Cambridge Analytica, the now defunct company believed to be instrumental in the Brexit Leave campaign and the election of Donald J. Trump to the White House, is now before a British court.
The company, once owned by ultra-right billionaire, Robert Mercer, and directed by noneother than Trump aide, Steve Bannon, and Mercer's somewhat odd daughter, Rebekah, was tossed into court-ordered administration (receivership) when undercover videos revealed its scurrilous dealings. It seems there was more to its liquidation than a piffling scandal. It was thrown into administration to bury its darkest secrets and prevent people from looking into its conduct.
The High Court in London heard on Monday that Cambridge Analytica was up to its old tricks from beyond the grave—by surreptitiously trying to halt investigations that could expose allegedly nefarious tactics before the company was shut down for good.
The company filed for the British equivalent of chapter 11 bankruptcy last year after secret recordings of its boss, Alexander Nix, emerged in which he claimed that Trump’s data gurus had carried out illicit election campaigns all over the world. The company was also accused of using up to 87 million clandestinely harvested Facebook profiles to create a state of the art voter database that helped Trump win election in 2016.
A lawyer representing a New York professor, who believes his private data was misused by the notorious campaign operatives, claims Cambridge Analytica’s data secrets are being shielded from justice and exposure by administrators in the pay of a shadow company set up by a band of executives linked to the Trump campaign veterans.
The High Court heard that administrators had deliberately misled a judge during a previous hearing by obfuscating their financial links to Emerdata, a company which was set up by Nix, Rebekah Mercer, and other senior figures who were previously involved with Cambridge Analytica.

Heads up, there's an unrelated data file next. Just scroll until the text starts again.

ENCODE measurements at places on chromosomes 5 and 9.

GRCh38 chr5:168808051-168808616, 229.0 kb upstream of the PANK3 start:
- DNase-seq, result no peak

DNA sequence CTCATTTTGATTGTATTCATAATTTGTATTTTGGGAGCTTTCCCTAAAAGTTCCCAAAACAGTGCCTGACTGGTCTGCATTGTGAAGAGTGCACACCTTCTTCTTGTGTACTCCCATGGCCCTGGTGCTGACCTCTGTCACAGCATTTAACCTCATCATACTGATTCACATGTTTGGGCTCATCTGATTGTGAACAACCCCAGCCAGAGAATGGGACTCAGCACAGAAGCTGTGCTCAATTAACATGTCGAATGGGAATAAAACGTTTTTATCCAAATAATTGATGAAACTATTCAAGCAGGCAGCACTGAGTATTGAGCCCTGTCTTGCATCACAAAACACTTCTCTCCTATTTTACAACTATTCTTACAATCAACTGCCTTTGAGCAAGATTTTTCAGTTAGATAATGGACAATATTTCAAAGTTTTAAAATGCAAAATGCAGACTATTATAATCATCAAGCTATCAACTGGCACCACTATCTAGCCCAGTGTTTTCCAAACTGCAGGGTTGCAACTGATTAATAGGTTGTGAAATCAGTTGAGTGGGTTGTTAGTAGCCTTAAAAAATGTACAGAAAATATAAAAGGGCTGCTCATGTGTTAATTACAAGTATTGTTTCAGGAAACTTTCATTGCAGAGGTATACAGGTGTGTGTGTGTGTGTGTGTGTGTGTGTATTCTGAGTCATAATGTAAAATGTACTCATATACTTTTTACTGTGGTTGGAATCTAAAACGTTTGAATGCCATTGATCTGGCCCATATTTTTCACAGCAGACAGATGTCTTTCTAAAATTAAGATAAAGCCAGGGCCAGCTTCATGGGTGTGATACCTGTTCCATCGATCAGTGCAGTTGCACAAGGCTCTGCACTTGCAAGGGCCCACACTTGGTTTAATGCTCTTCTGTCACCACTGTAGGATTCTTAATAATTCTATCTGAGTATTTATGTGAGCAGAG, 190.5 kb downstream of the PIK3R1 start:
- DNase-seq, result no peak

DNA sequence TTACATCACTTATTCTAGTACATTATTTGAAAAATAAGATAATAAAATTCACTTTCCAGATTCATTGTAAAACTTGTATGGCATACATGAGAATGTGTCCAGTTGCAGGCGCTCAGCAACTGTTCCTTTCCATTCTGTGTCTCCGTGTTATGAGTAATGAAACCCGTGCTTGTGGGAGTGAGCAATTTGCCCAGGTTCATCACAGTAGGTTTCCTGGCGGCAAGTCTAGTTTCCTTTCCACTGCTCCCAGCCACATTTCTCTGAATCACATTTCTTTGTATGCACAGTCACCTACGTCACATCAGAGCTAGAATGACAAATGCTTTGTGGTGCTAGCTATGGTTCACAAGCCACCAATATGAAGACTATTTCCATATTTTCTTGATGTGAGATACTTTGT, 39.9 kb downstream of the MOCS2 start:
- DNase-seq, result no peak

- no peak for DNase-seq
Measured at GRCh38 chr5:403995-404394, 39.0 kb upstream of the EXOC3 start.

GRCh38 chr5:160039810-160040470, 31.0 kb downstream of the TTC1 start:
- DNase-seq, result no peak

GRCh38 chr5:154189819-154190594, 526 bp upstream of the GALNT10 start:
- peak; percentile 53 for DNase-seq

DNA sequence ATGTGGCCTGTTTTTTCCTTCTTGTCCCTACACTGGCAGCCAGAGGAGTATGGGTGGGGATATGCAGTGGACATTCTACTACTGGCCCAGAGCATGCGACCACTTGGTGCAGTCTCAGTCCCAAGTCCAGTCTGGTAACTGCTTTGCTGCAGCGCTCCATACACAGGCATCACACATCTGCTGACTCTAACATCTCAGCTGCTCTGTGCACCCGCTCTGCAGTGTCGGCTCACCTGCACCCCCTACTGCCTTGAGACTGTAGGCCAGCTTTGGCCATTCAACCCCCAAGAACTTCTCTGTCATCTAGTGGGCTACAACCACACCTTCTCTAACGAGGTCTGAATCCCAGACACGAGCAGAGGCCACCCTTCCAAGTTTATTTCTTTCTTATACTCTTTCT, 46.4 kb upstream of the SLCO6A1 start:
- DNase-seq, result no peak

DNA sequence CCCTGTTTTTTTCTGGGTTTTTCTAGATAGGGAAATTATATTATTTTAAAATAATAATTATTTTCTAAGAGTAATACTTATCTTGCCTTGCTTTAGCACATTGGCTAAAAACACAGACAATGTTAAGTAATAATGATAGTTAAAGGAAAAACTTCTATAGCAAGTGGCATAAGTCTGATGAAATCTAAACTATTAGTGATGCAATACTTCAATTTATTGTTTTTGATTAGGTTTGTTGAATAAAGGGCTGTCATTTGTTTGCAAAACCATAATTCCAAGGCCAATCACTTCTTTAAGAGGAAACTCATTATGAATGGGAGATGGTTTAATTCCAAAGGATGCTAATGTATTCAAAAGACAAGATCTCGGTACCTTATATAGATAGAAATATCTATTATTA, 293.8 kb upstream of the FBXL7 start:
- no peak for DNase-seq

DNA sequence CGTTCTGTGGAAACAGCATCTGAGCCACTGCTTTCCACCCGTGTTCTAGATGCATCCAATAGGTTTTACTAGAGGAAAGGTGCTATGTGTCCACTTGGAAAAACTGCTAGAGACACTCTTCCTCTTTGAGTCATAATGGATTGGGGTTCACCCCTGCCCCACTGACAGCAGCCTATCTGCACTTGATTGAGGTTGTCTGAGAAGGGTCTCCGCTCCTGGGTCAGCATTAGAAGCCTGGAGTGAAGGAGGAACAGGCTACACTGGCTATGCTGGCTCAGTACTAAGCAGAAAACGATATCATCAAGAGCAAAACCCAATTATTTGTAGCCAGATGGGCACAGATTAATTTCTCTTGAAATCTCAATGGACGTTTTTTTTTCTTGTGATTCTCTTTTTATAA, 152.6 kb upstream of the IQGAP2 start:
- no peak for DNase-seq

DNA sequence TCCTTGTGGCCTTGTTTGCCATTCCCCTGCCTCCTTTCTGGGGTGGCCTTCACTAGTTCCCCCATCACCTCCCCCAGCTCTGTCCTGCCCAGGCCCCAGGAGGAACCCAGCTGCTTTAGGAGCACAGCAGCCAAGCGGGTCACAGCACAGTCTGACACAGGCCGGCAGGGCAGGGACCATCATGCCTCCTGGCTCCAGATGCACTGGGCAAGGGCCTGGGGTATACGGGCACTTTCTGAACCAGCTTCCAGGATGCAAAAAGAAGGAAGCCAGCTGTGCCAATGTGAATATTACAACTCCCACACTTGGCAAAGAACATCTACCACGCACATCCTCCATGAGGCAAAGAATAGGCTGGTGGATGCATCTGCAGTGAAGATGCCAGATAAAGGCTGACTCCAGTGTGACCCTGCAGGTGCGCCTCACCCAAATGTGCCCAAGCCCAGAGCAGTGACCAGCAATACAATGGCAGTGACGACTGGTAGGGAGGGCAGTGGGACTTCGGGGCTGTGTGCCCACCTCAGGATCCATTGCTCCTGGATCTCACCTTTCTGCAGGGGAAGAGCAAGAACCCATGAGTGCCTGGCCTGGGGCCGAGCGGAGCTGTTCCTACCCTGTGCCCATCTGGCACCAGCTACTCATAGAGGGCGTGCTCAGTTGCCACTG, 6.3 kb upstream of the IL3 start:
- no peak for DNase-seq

In Britain, court-appointed administrators are supposed to work independently on behalf of all creditors to take over running of the company, similar to chapter 11 bankruptcy in the U.S. But the legal team of David Carroll, an associate professor at Parsons School in New York who is fighting for access to the data compiled on him, claimed that the administrators of Cambridge Analytica has succumbed to undue influence. Emerdata appointed the administrator and subsequently committed to pay them up to $1 million in fees.
The administrators, Vincent Green and Mark Newman of Crowe U.K. LLP, were accused of trying to liquidate the company before a full investigation into the company could be held.
“It is extremely unusual, in my submission, to have the fees of an administrator underwritten effectively by the people who may themselves be the principal focus of any subsequent investigation,” said Andreas Gledhill Q.C., the lawyer representing Carroll in court.
...“This needs to go to the official receiver and there needs to be a whole set of investigations—someone needs to crack the vault,” Ravi Naik, a lawyer for Carroll told The Daily Beast outside court. “Without this case being successful, there cannot be an investigation because the company will liquidate. This is the dying embers.”
In documents submitted to the court, Gledhill claimed that Emerdata was due to pay the administrator up to £800,000 ($1 million) but had only handed over around £220,000 ($290,000) so far.
“With their legal fees funded by Emerdata, the administrators have treated this as hostile litigation between themselves and Mr. Carroll, making their lack of independence abundantly clear,” Gledhill said.
...Rebekah and Jennifer Mercer, daughters of billionaire Trump donor Robert Mercer, are listed as directors of Emerdata. As is former Cambridge Analytica chairman Julian Wheatland, who is named on the list of people close to President Trump being probed by the House Judiciary Committee, alongside Nix, who resigned as a director of Emerdata on the same day that he was called back for further questioning by a committee in Britain’s House of Commons. Nix remains a shareholder.The court is expected to rule on the removal of Emerdata's token receiver in a few days.
Having practiced extensively in the field of insolvency and receivership, it is hard to believe this conflict by a court-appointed administrator. He functions as an officer of the court by virtue of that appointment and ought to be held to the strictest standards of transparency and accountability. This, to me, is astonishing.